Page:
According to the report, the biggest red flag the safety advisory panel is seeing is coming from NASA's commercial crew sector. The commercial crew program isn't being as open as the safety panel would like. And why is transparency important? Mainly because in the wake of both the Challenger and the Columbia disasters, the advisory panel found that a lack of communication and the lack of transparency were part of what caused those disasters, as pointed out by Florida Today.
The watchdog group says it has been blocked from assessing hardware safety or the adequacy of government oversight on the new $5 billion development project. NASA officials attempted to explain the lack of openness away, by claiming that they were protecting proprietary information that couldn't be shared with the safety advisory panel. The group called the secrecy "very troubling" according to the Wall Street Journal.
Meanwhile, NASA officials are coming off as downright Pollyanna-esque about everything. NASA officials brushed off the criticisms from the panel. According to NASA chief Charles Bolden, they are an agency with direction and purpose and with the help of private companies we'll see NASA astronauts lifting off from U.S. soil by 2017. The thing is, Bolden also claimed that NASA's current foray into the world of privately built space stuff has gone exceedingly well, and that the missions to transport supplies to the International Space Station on private rockets has gone off without a hitch.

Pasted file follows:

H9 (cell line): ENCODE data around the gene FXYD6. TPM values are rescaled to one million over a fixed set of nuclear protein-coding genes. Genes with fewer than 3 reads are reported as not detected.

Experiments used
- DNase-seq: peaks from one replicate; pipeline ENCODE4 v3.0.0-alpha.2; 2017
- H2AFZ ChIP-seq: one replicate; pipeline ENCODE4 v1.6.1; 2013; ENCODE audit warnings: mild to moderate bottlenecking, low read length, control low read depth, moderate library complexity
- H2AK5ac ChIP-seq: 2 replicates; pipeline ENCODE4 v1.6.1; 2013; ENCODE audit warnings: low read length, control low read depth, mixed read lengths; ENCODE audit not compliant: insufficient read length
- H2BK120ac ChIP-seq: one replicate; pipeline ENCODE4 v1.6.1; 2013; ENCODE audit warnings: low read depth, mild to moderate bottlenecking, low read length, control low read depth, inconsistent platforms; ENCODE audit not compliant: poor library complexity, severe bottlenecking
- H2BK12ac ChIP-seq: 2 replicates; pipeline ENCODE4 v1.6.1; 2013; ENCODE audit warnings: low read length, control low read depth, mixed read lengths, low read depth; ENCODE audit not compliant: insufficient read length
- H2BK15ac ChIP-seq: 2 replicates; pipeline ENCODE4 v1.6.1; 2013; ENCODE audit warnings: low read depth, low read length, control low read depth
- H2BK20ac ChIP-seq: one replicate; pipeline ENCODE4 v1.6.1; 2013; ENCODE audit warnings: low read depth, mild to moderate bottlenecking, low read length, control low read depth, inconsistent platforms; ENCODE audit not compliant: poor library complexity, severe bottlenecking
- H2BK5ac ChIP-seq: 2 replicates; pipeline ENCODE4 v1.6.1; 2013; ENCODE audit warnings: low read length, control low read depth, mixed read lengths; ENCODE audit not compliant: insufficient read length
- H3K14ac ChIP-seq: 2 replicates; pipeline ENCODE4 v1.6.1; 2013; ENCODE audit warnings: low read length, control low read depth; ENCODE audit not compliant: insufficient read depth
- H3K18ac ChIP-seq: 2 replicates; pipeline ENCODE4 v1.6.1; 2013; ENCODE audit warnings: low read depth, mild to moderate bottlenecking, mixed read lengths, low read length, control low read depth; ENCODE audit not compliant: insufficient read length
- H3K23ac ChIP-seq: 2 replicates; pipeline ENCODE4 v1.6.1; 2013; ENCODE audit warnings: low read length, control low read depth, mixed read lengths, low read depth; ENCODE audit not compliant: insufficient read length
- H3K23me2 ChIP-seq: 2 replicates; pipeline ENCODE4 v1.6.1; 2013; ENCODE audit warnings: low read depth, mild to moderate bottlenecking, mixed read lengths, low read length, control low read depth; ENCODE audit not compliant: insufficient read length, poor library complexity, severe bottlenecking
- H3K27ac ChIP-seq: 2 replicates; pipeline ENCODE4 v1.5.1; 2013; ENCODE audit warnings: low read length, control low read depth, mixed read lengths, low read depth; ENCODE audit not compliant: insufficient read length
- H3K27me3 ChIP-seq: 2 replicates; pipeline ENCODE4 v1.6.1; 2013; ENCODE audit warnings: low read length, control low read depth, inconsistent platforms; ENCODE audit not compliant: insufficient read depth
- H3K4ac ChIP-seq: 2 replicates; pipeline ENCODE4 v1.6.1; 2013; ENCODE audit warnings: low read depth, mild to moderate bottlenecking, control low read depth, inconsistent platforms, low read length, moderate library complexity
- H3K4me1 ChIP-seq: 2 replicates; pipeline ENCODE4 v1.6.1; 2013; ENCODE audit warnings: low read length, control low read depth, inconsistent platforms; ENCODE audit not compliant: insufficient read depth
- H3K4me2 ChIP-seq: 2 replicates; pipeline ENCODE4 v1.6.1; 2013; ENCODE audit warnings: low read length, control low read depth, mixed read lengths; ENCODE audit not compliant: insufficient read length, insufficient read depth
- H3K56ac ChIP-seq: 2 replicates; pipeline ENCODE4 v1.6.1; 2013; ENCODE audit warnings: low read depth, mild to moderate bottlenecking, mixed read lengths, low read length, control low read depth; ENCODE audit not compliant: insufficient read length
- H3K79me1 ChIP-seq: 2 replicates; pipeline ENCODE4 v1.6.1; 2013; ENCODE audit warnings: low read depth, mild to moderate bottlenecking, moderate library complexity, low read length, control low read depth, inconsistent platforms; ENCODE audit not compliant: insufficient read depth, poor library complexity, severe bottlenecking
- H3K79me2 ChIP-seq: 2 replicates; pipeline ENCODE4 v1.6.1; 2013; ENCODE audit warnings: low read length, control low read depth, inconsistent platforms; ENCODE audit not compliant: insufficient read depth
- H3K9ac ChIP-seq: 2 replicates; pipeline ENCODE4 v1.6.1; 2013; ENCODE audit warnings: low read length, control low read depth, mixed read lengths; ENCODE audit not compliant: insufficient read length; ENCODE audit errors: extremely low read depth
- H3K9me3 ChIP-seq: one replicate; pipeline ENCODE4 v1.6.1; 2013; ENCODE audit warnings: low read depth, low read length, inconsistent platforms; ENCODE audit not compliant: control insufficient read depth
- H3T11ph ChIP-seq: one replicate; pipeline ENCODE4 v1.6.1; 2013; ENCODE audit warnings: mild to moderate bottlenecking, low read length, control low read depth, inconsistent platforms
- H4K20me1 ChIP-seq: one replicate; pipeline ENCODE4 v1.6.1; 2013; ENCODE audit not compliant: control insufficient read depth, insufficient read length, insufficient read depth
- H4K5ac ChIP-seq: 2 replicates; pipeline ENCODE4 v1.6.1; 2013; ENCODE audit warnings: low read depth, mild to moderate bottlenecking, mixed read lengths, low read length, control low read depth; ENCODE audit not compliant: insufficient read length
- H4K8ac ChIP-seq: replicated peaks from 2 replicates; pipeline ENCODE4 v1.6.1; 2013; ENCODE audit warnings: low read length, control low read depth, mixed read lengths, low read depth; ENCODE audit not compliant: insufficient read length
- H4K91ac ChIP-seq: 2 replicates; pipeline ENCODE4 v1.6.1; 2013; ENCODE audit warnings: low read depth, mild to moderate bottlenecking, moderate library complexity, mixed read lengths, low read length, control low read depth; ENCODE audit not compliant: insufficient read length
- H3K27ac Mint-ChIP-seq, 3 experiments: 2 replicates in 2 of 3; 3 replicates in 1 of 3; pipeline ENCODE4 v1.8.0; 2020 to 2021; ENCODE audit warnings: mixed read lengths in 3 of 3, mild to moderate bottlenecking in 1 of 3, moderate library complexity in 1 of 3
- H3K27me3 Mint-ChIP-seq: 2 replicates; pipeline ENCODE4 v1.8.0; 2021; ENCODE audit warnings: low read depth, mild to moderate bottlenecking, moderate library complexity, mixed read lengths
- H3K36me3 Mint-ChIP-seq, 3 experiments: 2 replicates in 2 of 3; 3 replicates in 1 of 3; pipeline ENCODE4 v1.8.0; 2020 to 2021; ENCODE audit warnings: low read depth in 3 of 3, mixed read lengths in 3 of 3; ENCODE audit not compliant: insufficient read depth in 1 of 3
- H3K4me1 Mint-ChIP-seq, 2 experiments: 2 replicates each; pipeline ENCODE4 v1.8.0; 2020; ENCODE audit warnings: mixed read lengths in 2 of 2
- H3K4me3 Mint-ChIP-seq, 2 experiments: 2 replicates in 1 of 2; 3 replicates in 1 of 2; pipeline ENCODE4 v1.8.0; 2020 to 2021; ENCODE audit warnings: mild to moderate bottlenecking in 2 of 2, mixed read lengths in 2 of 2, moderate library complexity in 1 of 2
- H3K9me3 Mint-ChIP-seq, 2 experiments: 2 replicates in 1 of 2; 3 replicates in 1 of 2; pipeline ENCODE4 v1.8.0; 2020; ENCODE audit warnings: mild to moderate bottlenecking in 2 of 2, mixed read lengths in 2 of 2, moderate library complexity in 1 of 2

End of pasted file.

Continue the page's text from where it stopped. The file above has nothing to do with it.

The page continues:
Obviously, Bolden and the other NASA officials have pretty short memories, since it was just a couple of months ago that an Orbital rocket packed with ISS supplies and carefully designed science projects from school children lurched off a Virginia launchpad and then rather ignominiously exploded. Boom.
Somehow it seems to us like a program that had such a spectacular, and recent, explosion in it can't entirely be counted a total success, but that's not how Bolden is looking at it (and it probably helps his case that Orbital is not one of the companies working on the commercial crew stuff).
In fact, by Bolden's interpretation, everything is coming up roses at NASA and they are (finally) an agency moving toward the future. "That the idea we're adrift is an empty hook trying to catch yesterday's fish," Bolden said, according to Space. "I couldn't be more excited about our future. We're making steady progress and continuing to reach for new heights."
All of that optimism would be downright adorable if we didn't have to contend with the fact that it will eventually -- possibly even by the 2017 deadline -- lead to NASA astronauts sitting on top of commercially built rockets potentially built with the same lack of transparency that led to some of the worst disasters in the history of NASA.
12:45 p.m. Thursday Correction: The post has been corrected to reflect that the Apollo 1 fire happened during a training exercise, not a launch.